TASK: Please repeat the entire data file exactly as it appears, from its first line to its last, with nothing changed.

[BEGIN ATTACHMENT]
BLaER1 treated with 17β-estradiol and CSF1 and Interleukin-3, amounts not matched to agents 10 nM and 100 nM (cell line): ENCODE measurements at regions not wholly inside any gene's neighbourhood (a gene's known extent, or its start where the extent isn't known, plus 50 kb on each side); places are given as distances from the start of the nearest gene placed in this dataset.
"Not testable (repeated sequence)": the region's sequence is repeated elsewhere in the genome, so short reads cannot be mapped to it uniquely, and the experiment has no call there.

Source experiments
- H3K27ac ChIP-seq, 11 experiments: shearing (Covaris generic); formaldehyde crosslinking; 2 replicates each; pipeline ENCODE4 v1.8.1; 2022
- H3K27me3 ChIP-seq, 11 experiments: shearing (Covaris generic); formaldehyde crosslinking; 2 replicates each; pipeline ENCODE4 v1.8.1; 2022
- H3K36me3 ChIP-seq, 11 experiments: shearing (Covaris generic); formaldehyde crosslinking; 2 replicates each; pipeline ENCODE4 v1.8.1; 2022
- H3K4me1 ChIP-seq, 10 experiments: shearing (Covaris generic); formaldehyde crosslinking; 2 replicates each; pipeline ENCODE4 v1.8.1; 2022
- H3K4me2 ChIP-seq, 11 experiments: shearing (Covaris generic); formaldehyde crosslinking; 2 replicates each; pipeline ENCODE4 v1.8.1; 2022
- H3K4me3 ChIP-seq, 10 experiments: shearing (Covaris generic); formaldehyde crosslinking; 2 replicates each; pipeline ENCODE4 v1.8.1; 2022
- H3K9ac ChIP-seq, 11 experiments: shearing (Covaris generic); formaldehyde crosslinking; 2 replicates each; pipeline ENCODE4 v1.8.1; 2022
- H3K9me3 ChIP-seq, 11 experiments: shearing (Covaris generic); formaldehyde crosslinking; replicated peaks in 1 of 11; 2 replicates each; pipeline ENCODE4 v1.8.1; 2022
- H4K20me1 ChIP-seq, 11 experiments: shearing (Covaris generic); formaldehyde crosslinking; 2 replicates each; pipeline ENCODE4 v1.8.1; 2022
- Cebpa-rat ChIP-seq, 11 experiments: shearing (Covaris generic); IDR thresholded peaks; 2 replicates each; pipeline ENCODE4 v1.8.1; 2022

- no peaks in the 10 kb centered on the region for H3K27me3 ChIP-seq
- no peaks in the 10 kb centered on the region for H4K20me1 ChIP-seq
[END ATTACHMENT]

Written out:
BLaER1 treated with 17β-estradiol and CSF1 and Interleukin-3, amounts not matched to agents 10 nM and 100 nM (cell line): ENCODE measurements at regions not wholly inside any gene's neighbourhood (a gene's known extent, or its start where the extent isn't known, plus 50 kb on each side); places are given as distances from the start of the nearest gene placed in this dataset.
"Not testable (repeated sequence)": the region's sequence is repeated elsewhere in the genome, so short reads cannot be mapped to it uniquely, and the experiment has no call there.

Source experiments
- H3K27ac ChIP-seq, 11 experiments: shearing (Covaris generic); formaldehyde crosslinking; 2 replicates each; pipeline ENCODE4 v1.8.1; 2022
- H3K27me3 ChIP-seq, 11 experiments: shearing (Covaris generic); formaldehyde crosslinking; 2 replicates each; pipeline ENCODE4 v1.8.1; 2022
- H3K36me3 ChIP-seq, 11 experiments: shearing (Covaris generic); formaldehyde crosslinking; 2 replicates each; pipeline ENCODE4 v1.8.1; 2022
- H3K4me1 ChIP-seq, 10 experiments: shearing (Covaris generic); formaldehyde crosslinking; 2 replicates each; pipeline ENCODE4 v1.8.1; 2022
- H3K4me2 ChIP-seq, 11 experiments: shearing (Covaris generic); formaldehyde crosslinking; 2 replicates each; pipeline ENCODE4 v1.8.1; 2022
- H3K4me3 ChIP-seq, 10 experiments: shearing (Covaris generic); formaldehyde crosslinking; 2 replicates each; pipeline ENCODE4 v1.8.1; 2022
- H3K9ac ChIP-seq, 11 experiments: shearing (Covaris generic); formaldehyde crosslinking; 2 replicates each; pipeline ENCODE4 v1.8.1; 2022
- H3K9me3 ChIP-seq, 11 experiments: shearing (Covaris generic); formaldehyde crosslinking; replicated peaks in 1 of 11; 2 replicates each; pipeline ENCODE4 v1.8.1; 2022
- H4K20me1 ChIP-seq, 11 experiments: shearing (Covaris generic); formaldehyde crosslinking; 2 replicates each; pipeline ENCODE4 v1.8.1; 2022
- Cebpa-rat ChIP-seq, 11 experiments: shearing (Covaris generic); IDR thresholded peaks; 2 replicates each; pipeline ENCODE4 v1.8.1; 2022

- no peaks in the 10 kb centered on the region for H3K27me3 ChIP-seq
- no peaks in the 10 kb centered on the region for H4K20me1 ChIP-seq